Commodity type Both metallic and non-metallic
Deposit size Medium
Significant Yes
Discovery year 1982
Discoverer John Wood, an AMAX geologist, made the discovery and staked the claims.
Discovery method Geochemical And Geophysical Anomaly
Year of first production 1986
Year of last production 1996
Production years 1986 - 1996
Milling method Heap Leach-Agglomerate-Carbon Column-Electrowin

Mining district

District name Awakening District
District name Amos District
District name Slumbering Hills

Land status

Ownership category BLM Administrative Area
Area name Winnemucca BLM District

Ownership information

  • Type Owner
    Owner X-Cal Resources
    Interest 100
    Home office Canada
    Year 1997
    First year 1997
  • Type Owner-Operator
    Owner Sleeper Joint Venture partners, New Sleeper Gold Corporation (TSX-V: NWS)
    Interest 50
    Year 2004
  • Type Operator
    Owner Amax Gold, Inc.
  • Type Owner-Operator
    Owner Sleeper Joint Venture partners, X-Cal Resources Ltd.
    Interest 50
    Year 2004
  • Type Operator
    Owner Nevada Gold Mining, Inc.
    First year 1988
  • Type Owner
    Owner X-Cal Resources
    Interest 50
    Home office Canada
    Year 1996
    First year 1996
    Last year 1997
  • Type Owner
    Owner Amax Inc. (Nevada Gold Mining Inc., a wholly-owned subsidiary of Amax)
    First year 1988
  • Type Owner
    Owner Amax Gold, Inc.
    Interest 50
    Home office Colorado
    Year 1996
    First year 1996
    Last year 1997
  • Type Owner
    Owner Owner listed as Amax, Inc.
    First year 1987
  • Type Owner
    Owner Amax Gold, Inc.
    ID 2670255
    Interest 100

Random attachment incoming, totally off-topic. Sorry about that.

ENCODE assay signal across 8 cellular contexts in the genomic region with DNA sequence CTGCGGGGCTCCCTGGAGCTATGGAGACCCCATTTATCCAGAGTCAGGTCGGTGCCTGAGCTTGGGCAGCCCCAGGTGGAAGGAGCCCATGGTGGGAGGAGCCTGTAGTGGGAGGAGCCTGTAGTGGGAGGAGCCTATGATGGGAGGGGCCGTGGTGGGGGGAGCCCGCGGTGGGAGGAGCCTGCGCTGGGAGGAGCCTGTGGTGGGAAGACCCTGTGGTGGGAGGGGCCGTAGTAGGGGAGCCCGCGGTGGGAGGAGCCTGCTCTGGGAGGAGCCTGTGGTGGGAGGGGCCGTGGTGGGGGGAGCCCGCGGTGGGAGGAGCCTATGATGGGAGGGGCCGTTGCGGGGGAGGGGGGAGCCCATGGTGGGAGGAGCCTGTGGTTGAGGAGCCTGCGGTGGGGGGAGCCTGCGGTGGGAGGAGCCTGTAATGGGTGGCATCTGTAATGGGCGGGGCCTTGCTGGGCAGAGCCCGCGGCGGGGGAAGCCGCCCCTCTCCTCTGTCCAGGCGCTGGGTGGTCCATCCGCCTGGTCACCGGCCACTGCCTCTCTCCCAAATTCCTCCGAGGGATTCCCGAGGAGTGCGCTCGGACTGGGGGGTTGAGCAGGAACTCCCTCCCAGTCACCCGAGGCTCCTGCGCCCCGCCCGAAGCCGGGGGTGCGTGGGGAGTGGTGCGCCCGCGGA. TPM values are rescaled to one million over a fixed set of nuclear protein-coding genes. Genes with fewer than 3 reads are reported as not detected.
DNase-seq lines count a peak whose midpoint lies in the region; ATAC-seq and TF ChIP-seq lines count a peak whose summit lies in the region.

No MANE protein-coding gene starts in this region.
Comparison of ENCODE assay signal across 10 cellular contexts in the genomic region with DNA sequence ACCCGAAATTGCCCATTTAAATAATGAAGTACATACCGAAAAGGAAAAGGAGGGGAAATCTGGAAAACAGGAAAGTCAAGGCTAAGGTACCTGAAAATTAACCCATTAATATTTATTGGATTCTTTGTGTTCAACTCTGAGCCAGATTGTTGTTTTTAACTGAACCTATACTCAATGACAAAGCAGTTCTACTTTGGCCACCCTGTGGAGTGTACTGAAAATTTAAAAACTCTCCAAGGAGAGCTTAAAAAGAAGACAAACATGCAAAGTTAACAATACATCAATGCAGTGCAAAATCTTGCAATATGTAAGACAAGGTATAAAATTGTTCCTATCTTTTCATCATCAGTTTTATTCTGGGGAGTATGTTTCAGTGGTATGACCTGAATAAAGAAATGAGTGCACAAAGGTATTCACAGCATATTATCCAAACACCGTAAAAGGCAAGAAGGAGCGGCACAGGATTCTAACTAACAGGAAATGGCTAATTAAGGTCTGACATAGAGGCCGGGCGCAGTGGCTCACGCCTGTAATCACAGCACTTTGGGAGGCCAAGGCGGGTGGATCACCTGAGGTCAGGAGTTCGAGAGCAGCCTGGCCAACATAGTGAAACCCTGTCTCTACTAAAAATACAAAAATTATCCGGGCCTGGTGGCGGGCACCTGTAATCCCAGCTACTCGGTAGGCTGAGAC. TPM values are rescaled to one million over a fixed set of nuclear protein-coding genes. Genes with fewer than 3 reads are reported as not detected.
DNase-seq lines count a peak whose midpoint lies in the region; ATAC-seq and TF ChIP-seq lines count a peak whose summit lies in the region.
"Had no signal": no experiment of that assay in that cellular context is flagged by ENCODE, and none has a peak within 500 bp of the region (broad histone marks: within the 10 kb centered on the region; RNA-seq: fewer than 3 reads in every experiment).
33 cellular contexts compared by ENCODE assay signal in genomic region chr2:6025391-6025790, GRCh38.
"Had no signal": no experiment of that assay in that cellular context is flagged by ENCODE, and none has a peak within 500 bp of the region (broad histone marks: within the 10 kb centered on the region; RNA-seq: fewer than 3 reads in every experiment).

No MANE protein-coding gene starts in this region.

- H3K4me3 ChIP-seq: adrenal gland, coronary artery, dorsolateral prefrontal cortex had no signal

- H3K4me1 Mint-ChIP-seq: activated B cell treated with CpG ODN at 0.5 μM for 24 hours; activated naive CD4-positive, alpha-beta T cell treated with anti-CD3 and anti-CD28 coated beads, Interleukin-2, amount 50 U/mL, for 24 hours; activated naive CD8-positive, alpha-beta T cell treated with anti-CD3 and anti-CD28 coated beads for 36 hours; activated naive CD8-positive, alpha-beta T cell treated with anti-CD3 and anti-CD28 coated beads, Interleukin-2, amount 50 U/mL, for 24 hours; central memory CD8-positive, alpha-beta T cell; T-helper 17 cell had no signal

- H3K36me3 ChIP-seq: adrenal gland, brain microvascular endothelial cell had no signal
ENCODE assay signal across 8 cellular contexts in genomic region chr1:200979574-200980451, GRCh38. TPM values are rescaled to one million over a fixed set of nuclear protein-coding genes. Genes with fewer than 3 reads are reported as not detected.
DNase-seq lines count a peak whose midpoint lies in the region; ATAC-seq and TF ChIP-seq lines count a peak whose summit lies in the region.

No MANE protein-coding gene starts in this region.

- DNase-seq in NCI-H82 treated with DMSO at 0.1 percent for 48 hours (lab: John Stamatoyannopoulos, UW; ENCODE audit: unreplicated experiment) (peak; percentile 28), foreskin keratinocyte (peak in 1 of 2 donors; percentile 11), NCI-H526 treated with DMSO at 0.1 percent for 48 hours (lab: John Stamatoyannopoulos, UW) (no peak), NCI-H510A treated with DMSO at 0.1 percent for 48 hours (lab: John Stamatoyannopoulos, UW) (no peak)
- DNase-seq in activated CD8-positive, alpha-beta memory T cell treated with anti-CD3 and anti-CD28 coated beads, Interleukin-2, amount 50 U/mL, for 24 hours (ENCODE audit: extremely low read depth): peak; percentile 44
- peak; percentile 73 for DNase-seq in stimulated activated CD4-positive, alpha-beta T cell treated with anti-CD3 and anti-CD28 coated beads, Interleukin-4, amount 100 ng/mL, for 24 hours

Home office Colorado
    Year 1996
    First year 1990
    Last year 1996
  • Type Operator
    Owner Nevada Gold Mining, Inc. (100% sub of Amax Gold Inc.)
    Home office Nevada
    Year 1996
    First year 1991
    Last year 1996

Production statistics

  • Year 1986
    Description 168265 Mt Milled 4124000 Grams Au
    Importance Item Commodity Group Amount recovered Grade Recovery percentage
    Major Gold Gold 4,124,000g
  • Year 1987
    Description 267067 Mt Milled, 910,194 Mt Leached 4936000 Grams Au
    Importance Item Commodity Group Amount recovered Grade Recovery percentage
    Major Gold Gold 4,936,000g
  • Year 1988
    Description 344449 Mt Milled, 4,401,190 Mt Leached 7167000 Grams Au
    Importance Item Commodity Group Amount recovered Grade Recovery percentage
    Major Gold Gold 7,167,000g
  • Year 1989
    Description 492735 Mt Milled, 4,777,315 Mt Leached 7969000 Grams Au
    Importance Item Commodity Group Amount recovered Grade Recovery percentage
    Major Gold Gold 7,969,000g
  • Year 1991
    Description Silver Production 9003308 Grams
    Importance Item Commodity Group Amount recovered Grade Recovery percentage
    Trace Silver Silver 9,003,308g
    Primary Gold Gold 5,702,700g
  • Year 1994
    Description Gold Production (Hl Gold-36,162 Tr Oz) 106912 Tr Oz
    Importance Item Commodity Group Amount recovered Grade Recovery percentage
    Primary metal recovered Gold Gold 3mt
    Primary metal recovered Silver Silver 4mt
  • Year 1994
    Description Ore Heap Leadhed @ 0.016 Tr Oz/St 5012600 St Ore
  • Year 1994
    Description Ore Milled @ 0.11 Tr Oz/St 802534 St Ore
  • Year 1995
    Description Gold Production (Hl Gold-27,331 Tr Oz) 82062 Tr Oz
    Importance Item Commodity Group Amount recovered Grade Recovery percentage
    Primary metal recovered Gold Gold 3mt
    Primary Silver Silver 3,069,727g
  • Year 1995
    Description Ore Heap Leached @ 0.018 Tr Oz/St 2779000 St Ore